London & Partners inbound work involves courting the next big thing from around the world and convincing them to open their first office abroad in London. They have worked with a huge range of high-growth scale ups; Malt – the French freelance platform – being a recent example. On France, I ask how Paris fares as a destination for outbound, high-growth businesses looking to open offices as they internationalise from the UK. Laura effuses that ‘France is a fantastic market for UK businesses, who tend to go straight to the U.S. But there’s a great corporate market in France with the CAC 40. It obviously depends what the business is, but for something like sustainable fashion, for example, France really makes sense for expansion. They have a huge market given the global fashion brands are there’.
Laura tells me London is still one of the top cities globally for inward investment – traditionally around fintech and business services, but also increasingly around sustainability, unsurprisingly. Laura name checks an array of industries and verticals she’s seeing more inward investment directed towards: ‘smart city tech, autonomous vehicles, proptech, everything around green and clean. E-commerce has also been strong, as have impact driven business’.
Why London for green and clean? ‘It’s a global centre for green finance: there are deep pools of capital to draw on, and we’re also an early adopter of many green technologies – this also means we’ve got ambitious environmental standards and regulations, and there’s a strong market for clean tech businesses generally’.
I return to the Brexit question – and this general narrative of decline – and whether Laura has seen any knock-on effects over the years for the high-growth sector. She points out that for heavily regulated companies in industries such as financial services or life sciences there are undoubtedly huge challenges in trying to grow a business without single market access, but the vast majority of the high-growth companies she works with aren’t privy to such regulations. ‘What matters most is market access: by far the biggest European market is London; most of the EMEA HQs are here – and so if you’re B2B then London still makes the most sense’.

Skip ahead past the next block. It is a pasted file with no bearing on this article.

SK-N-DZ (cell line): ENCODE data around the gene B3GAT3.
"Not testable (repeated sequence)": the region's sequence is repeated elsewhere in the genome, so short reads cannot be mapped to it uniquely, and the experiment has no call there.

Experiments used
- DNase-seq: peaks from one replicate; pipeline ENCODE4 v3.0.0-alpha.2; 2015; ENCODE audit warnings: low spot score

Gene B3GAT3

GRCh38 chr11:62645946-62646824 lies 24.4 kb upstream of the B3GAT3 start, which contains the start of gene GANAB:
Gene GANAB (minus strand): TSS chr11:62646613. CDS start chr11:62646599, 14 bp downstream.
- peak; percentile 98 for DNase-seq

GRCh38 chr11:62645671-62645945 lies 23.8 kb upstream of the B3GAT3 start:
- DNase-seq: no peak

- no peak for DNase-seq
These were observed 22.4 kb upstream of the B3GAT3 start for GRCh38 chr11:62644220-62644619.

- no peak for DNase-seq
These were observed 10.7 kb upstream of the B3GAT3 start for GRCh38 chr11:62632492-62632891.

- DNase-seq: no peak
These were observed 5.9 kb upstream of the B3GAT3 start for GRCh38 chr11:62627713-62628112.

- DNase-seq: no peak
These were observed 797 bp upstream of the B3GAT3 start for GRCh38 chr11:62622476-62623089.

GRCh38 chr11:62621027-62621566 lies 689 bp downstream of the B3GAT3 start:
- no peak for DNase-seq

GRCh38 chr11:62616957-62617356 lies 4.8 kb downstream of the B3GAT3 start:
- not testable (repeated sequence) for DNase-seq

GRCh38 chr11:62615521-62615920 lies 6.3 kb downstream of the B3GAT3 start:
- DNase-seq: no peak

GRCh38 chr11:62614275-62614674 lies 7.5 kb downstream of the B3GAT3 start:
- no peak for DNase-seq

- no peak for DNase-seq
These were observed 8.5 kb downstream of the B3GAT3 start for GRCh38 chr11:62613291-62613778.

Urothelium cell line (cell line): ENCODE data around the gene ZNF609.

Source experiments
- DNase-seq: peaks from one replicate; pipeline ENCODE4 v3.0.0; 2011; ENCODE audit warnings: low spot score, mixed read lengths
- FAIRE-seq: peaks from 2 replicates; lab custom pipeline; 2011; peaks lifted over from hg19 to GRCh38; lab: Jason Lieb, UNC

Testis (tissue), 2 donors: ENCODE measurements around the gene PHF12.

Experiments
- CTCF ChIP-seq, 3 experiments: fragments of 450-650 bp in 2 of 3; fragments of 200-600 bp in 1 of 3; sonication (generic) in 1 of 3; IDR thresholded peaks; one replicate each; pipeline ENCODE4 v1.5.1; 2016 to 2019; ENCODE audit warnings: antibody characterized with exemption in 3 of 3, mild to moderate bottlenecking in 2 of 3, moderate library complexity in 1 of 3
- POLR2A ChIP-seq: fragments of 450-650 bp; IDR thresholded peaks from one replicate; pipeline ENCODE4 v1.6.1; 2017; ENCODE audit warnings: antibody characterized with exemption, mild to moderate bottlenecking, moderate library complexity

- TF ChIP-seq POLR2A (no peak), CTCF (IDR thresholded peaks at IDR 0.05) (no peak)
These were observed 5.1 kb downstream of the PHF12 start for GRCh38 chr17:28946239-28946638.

I ask about recent characterisations that although London is a hot-bed of startup and early-stage VC funding activity, it is much harder to then to find scale-up capital that can keep a promising business growing. This supposedly forces startups to either sell or seek a listing at an early stage. Laura posits that may have been the case 10 years ago; and that raising a solid Series B would have been a challenge. ‘Things have changed significantly though– now it’s possible to raise a B,C,D and beyond – partly because some of the big international funds have set up: Andreessen Horowitz, Sequoia Capital. But also because VC funds in London are sitting on more dry powder: LPs have more cash than ever; there’s a great sense of optimism about the qualities of business in London’.
This is very much a London story – not a levelling up one – and Laura finishes by telling me that London’s global reputation is much stronger than you might imagine: ‘most investments are able to distinguish between London and the rest of the country’.